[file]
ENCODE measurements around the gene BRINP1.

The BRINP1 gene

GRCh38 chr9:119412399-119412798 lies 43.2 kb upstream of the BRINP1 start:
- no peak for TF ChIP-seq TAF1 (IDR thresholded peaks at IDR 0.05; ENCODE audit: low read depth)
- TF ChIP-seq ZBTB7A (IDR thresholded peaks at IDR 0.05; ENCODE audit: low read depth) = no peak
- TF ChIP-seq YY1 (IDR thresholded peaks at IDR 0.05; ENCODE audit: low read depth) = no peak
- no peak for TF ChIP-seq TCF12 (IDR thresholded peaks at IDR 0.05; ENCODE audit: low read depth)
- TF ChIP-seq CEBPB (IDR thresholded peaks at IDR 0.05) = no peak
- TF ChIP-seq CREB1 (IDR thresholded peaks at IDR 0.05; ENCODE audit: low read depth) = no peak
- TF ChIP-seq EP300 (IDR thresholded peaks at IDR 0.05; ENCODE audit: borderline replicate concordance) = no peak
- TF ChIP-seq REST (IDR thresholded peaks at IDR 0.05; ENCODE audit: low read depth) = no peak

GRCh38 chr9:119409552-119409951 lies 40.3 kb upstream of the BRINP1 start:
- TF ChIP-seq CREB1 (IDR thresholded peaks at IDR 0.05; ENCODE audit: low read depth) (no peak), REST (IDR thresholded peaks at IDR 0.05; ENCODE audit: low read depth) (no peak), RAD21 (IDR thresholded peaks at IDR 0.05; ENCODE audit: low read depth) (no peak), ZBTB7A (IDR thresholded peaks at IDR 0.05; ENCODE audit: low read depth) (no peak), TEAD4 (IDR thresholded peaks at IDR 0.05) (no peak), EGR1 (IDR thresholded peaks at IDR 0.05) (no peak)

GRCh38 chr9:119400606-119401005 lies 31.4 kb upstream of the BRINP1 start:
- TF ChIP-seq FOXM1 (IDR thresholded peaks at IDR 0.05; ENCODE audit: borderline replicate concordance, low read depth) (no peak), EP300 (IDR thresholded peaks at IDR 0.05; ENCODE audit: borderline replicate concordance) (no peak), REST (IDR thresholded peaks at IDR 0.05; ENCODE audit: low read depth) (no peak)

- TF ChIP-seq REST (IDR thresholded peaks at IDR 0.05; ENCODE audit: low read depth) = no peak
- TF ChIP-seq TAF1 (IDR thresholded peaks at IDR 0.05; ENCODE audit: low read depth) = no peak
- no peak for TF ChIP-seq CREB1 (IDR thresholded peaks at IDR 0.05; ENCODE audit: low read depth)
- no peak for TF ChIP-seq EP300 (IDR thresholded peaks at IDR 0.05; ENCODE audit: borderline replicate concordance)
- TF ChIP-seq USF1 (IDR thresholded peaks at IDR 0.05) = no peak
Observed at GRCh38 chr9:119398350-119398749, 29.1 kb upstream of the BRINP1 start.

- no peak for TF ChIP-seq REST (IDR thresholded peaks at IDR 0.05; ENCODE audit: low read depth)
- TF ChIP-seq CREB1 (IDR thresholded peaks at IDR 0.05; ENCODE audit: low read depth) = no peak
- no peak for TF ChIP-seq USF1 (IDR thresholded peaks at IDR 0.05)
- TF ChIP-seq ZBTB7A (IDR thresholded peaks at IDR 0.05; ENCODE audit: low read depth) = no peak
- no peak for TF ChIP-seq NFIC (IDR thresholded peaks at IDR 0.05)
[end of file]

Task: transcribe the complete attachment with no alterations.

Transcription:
ENCODE measurements around the gene BRINP1.

The BRINP1 gene

GRCh38 chr9:119412399-119412798 lies 43.2 kb upstream of the BRINP1 start:
- no peak for TF ChIP-seq TAF1 (IDR thresholded peaks at IDR 0.05; ENCODE audit: low read depth)
- TF ChIP-seq ZBTB7A (IDR thresholded peaks at IDR 0.05; ENCODE audit: low read depth) = no peak
- TF ChIP-seq YY1 (IDR thresholded peaks at IDR 0.05; ENCODE audit: low read depth) = no peak
- no peak for TF ChIP-seq TCF12 (IDR thresholded peaks at IDR 0.05; ENCODE audit: low read depth)
- TF ChIP-seq CEBPB (IDR thresholded peaks at IDR 0.05) = no peak
- TF ChIP-seq CREB1 (IDR thresholded peaks at IDR 0.05; ENCODE audit: low read depth) = no peak
- TF ChIP-seq EP300 (IDR thresholded peaks at IDR 0.05; ENCODE audit: borderline replicate concordance) = no peak
- TF ChIP-seq REST (IDR thresholded peaks at IDR 0.05; ENCODE audit: low read depth) = no peak

GRCh38 chr9:119409552-119409951 lies 40.3 kb upstream of the BRINP1 start:
- TF ChIP-seq CREB1 (IDR thresholded peaks at IDR 0.05; ENCODE audit: low read depth) (no peak), REST (IDR thresholded peaks at IDR 0.05; ENCODE audit: low read depth) (no peak), RAD21 (IDR thresholded peaks at IDR 0.05; ENCODE audit: low read depth) (no peak), ZBTB7A (IDR thresholded peaks at IDR 0.05; ENCODE audit: low read depth) (no peak), TEAD4 (IDR thresholded peaks at IDR 0.05) (no peak), EGR1 (IDR thresholded peaks at IDR 0.05) (no peak)

GRCh38 chr9:119400606-119401005 lies 31.4 kb upstream of the BRINP1 start:
- TF ChIP-seq FOXM1 (IDR thresholded peaks at IDR 0.05; ENCODE audit: borderline replicate concordance, low read depth) (no peak), EP300 (IDR thresholded peaks at IDR 0.05; ENCODE audit: borderline replicate concordance) (no peak), REST (IDR thresholded peaks at IDR 0.05; ENCODE audit: low read depth) (no peak)

- TF ChIP-seq REST (IDR thresholded peaks at IDR 0.05; ENCODE audit: low read depth) = no peak
- TF ChIP-seq TAF1 (IDR thresholded peaks at IDR 0.05; ENCODE audit: low read depth) = no peak
- no peak for TF ChIP-seq CREB1 (IDR thresholded peaks at IDR 0.05; ENCODE audit: low read depth)
- no peak for TF ChIP-seq EP300 (IDR thresholded peaks at IDR 0.05; ENCODE audit: borderline replicate concordance)
- TF ChIP-seq USF1 (IDR thresholded peaks at IDR 0.05) = no peak
Observed at GRCh38 chr9:119398350-119398749, 29.1 kb upstream of the BRINP1 start.

- no peak for TF ChIP-seq REST (IDR thresholded peaks at IDR 0.05; ENCODE audit: low read depth)
- TF ChIP-seq CREB1 (IDR thresholded peaks at IDR 0.05; ENCODE audit: low read depth) = no peak
- no peak for TF ChIP-seq USF1 (IDR thresholded peaks at IDR 0.05)
- TF ChIP-seq ZBTB7A (IDR thresholded peaks at IDR 0.05; ENCODE audit: low read depth) = no peak
- no peak for TF ChIP-seq NFIC (IDR thresholded peaks at IDR 0.05)